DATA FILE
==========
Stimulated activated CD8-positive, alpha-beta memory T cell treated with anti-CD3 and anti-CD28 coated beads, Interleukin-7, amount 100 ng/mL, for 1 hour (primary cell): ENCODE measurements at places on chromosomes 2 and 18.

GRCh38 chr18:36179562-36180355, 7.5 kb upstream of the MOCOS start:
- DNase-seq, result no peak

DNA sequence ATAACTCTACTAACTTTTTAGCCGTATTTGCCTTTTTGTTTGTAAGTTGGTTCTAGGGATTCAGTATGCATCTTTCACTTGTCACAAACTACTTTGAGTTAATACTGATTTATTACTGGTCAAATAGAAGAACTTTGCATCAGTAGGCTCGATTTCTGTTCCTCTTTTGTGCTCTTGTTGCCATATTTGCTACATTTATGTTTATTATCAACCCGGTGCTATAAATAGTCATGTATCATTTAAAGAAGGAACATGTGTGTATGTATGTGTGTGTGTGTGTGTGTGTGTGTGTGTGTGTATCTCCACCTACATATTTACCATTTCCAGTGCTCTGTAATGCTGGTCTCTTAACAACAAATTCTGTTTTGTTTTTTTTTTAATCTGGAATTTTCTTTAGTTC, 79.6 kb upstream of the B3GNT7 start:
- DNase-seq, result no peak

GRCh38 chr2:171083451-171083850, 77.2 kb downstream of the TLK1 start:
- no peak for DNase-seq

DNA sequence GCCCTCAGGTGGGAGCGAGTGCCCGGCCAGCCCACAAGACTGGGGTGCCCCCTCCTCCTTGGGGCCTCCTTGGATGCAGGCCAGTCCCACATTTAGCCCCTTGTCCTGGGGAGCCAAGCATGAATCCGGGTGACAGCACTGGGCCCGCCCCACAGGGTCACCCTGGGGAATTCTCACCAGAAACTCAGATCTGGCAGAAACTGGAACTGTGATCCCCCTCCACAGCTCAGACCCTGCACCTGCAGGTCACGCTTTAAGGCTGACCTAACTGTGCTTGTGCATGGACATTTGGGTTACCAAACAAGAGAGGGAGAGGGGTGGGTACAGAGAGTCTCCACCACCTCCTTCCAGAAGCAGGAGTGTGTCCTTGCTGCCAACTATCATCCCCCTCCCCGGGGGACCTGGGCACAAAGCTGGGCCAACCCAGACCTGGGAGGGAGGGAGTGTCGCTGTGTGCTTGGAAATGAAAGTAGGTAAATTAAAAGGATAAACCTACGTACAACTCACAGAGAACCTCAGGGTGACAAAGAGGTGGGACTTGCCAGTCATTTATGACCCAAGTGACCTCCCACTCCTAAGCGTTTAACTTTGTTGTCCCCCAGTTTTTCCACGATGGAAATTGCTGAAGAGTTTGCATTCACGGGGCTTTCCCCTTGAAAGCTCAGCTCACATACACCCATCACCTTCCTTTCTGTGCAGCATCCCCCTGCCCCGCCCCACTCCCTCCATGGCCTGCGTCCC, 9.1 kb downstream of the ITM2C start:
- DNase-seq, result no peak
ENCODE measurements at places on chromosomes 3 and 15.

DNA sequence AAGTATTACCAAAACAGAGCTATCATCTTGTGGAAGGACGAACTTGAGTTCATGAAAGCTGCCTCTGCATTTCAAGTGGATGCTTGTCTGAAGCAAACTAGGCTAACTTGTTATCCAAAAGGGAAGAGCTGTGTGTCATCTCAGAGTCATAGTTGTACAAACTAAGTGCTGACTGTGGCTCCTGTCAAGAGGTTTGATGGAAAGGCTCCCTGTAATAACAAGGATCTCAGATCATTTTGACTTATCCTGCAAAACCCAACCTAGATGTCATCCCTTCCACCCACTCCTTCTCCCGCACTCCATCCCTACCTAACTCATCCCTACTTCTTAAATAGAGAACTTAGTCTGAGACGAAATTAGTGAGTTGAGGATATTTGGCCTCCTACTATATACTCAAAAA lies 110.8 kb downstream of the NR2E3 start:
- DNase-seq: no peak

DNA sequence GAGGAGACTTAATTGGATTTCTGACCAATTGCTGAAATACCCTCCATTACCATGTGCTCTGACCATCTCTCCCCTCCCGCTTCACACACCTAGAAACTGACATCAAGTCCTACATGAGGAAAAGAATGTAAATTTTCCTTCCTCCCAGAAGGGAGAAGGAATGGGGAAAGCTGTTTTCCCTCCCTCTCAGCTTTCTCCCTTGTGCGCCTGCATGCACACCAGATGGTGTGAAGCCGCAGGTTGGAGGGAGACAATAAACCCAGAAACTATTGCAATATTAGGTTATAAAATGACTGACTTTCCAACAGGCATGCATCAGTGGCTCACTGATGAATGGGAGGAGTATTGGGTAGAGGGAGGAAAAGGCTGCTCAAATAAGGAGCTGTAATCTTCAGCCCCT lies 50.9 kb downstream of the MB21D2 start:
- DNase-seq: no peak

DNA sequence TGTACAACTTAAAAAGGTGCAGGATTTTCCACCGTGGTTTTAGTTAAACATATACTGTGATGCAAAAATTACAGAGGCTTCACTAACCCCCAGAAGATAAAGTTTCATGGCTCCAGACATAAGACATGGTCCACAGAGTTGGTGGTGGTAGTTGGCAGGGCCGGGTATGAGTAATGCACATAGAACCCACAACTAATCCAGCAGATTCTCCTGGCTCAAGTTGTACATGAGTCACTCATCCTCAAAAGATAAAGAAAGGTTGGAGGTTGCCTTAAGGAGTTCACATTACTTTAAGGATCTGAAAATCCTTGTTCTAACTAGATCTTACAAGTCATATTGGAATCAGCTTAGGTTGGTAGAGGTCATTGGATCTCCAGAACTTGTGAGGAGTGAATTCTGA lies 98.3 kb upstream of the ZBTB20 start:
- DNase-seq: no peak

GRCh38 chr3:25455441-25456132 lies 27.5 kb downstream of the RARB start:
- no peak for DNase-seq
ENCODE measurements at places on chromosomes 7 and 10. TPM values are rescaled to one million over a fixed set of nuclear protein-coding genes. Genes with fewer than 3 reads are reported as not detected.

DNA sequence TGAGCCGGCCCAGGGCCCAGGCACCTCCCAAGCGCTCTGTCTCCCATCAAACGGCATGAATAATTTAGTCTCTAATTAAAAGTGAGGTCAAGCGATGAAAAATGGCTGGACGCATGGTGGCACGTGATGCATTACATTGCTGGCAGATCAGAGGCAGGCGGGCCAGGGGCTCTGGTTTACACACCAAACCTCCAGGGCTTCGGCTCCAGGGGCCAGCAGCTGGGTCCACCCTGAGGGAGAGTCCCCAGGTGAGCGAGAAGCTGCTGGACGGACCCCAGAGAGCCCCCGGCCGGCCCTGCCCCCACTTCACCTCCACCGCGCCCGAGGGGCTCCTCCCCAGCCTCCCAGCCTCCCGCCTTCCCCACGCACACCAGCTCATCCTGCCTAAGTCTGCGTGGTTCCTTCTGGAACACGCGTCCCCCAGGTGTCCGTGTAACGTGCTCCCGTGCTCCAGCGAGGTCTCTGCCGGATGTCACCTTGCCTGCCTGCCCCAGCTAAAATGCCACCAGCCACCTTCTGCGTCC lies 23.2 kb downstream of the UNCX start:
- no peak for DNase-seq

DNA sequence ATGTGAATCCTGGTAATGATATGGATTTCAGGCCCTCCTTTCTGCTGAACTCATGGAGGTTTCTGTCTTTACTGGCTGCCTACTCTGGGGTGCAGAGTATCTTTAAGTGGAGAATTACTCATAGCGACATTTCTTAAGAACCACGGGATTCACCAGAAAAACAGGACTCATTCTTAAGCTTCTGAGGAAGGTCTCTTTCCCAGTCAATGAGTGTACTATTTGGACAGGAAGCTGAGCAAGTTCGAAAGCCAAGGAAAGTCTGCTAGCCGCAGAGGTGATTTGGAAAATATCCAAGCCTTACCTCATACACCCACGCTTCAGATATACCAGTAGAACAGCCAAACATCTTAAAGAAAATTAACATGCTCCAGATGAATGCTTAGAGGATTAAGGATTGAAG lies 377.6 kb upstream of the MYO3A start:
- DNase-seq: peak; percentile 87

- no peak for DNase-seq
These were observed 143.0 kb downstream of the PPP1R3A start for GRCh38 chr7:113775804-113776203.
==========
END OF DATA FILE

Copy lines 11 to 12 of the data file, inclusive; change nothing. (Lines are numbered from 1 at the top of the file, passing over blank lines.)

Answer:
DNA sequence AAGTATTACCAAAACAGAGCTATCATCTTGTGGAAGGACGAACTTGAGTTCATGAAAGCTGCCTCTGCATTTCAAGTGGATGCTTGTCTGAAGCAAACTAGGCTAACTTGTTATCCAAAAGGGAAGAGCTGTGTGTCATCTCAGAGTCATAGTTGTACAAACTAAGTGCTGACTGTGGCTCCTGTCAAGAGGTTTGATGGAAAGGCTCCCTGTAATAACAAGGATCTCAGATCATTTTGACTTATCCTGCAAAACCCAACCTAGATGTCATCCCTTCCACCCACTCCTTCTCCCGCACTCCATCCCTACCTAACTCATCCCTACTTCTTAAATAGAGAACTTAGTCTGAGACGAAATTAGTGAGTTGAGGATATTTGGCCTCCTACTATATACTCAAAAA lies 110.8 kb downstream of the NR2E3 start:
- DNase-seq: no peak